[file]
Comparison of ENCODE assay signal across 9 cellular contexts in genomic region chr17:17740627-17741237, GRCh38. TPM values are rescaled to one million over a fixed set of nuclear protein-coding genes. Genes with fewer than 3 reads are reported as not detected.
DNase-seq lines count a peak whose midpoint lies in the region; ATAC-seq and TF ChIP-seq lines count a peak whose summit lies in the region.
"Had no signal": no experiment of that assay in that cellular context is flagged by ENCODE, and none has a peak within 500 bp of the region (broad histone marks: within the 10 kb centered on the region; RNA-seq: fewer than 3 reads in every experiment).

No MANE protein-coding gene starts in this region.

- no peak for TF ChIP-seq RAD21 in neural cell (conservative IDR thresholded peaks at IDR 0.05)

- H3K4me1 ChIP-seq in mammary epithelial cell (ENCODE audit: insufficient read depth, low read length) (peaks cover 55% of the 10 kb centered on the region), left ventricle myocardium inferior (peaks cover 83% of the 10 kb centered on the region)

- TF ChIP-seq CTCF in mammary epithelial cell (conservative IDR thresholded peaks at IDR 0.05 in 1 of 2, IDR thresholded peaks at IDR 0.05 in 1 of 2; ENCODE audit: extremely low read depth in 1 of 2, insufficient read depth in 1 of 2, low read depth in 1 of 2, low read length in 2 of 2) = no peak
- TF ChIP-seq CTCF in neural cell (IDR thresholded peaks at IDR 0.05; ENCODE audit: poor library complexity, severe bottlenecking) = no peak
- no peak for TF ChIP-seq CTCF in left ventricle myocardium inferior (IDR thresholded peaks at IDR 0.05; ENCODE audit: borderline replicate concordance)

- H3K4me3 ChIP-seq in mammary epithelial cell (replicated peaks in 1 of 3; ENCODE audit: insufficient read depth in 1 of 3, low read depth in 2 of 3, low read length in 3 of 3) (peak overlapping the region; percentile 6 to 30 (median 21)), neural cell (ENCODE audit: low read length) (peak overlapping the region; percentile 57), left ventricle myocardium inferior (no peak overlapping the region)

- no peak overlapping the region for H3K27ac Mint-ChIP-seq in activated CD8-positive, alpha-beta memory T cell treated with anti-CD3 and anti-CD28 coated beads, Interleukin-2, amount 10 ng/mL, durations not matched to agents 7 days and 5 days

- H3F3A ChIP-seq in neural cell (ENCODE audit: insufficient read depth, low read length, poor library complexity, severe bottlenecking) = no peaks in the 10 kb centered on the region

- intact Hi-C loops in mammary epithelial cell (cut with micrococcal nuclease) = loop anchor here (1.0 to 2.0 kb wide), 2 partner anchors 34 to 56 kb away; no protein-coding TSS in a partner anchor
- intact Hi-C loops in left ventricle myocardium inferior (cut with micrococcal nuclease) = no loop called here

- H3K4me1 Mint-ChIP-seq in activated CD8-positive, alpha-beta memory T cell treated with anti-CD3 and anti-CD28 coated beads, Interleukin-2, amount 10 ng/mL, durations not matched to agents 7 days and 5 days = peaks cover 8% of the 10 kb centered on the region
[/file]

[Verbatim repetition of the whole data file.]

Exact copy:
Comparison of ENCODE assay signal across 9 cellular contexts in genomic region chr17:17740627-17741237, GRCh38. TPM values are rescaled to one million over a fixed set of nuclear protein-coding genes. Genes with fewer than 3 reads are reported as not detected.
DNase-seq lines count a peak whose midpoint lies in the region; ATAC-seq and TF ChIP-seq lines count a peak whose summit lies in the region.
"Had no signal": no experiment of that assay in that cellular context is flagged by ENCODE, and none has a peak within 500 bp of the region (broad histone marks: within the 10 kb centered on the region; RNA-seq: fewer than 3 reads in every experiment).

No MANE protein-coding gene starts in this region.

- no peak for TF ChIP-seq RAD21 in neural cell (conservative IDR thresholded peaks at IDR 0.05)

- H3K4me1 ChIP-seq in mammary epithelial cell (ENCODE audit: insufficient read depth, low read length) (peaks cover 55% of the 10 kb centered on the region), left ventricle myocardium inferior (peaks cover 83% of the 10 kb centered on the region)

- TF ChIP-seq CTCF in mammary epithelial cell (conservative IDR thresholded peaks at IDR 0.05 in 1 of 2, IDR thresholded peaks at IDR 0.05 in 1 of 2; ENCODE audit: extremely low read depth in 1 of 2, insufficient read depth in 1 of 2, low read depth in 1 of 2, low read length in 2 of 2) = no peak
- TF ChIP-seq CTCF in neural cell (IDR thresholded peaks at IDR 0.05; ENCODE audit: poor library complexity, severe bottlenecking) = no peak
- no peak for TF ChIP-seq CTCF in left ventricle myocardium inferior (IDR thresholded peaks at IDR 0.05; ENCODE audit: borderline replicate concordance)

- H3K4me3 ChIP-seq in mammary epithelial cell (replicated peaks in 1 of 3; ENCODE audit: insufficient read depth in 1 of 3, low read depth in 2 of 3, low read length in 3 of 3) (peak overlapping the region; percentile 6 to 30 (median 21)), neural cell (ENCODE audit: low read length) (peak overlapping the region; percentile 57), left ventricle myocardium inferior (no peak overlapping the region)

- no peak overlapping the region for H3K27ac Mint-ChIP-seq in activated CD8-positive, alpha-beta memory T cell treated with anti-CD3 and anti-CD28 coated beads, Interleukin-2, amount 10 ng/mL, durations not matched to agents 7 days and 5 days

- H3F3A ChIP-seq in neural cell (ENCODE audit: insufficient read depth, low read length, poor library complexity, severe bottlenecking) = no peaks in the 10 kb centered on the region

- intact Hi-C loops in mammary epithelial cell (cut with micrococcal nuclease) = loop anchor here (1.0 to 2.0 kb wide), 2 partner anchors 34 to 56 kb away; no protein-coding TSS in a partner anchor
- intact Hi-C loops in left ventricle myocardium inferior (cut with micrococcal nuclease) = no loop called here

- H3K4me1 Mint-ChIP-seq in activated CD8-positive, alpha-beta memory T cell treated with anti-CD3 and anti-CD28 coated beads, Interleukin-2, amount 10 ng/mL, durations not matched to agents 7 days and 5 days = peaks cover 8% of the 10 kb centered on the region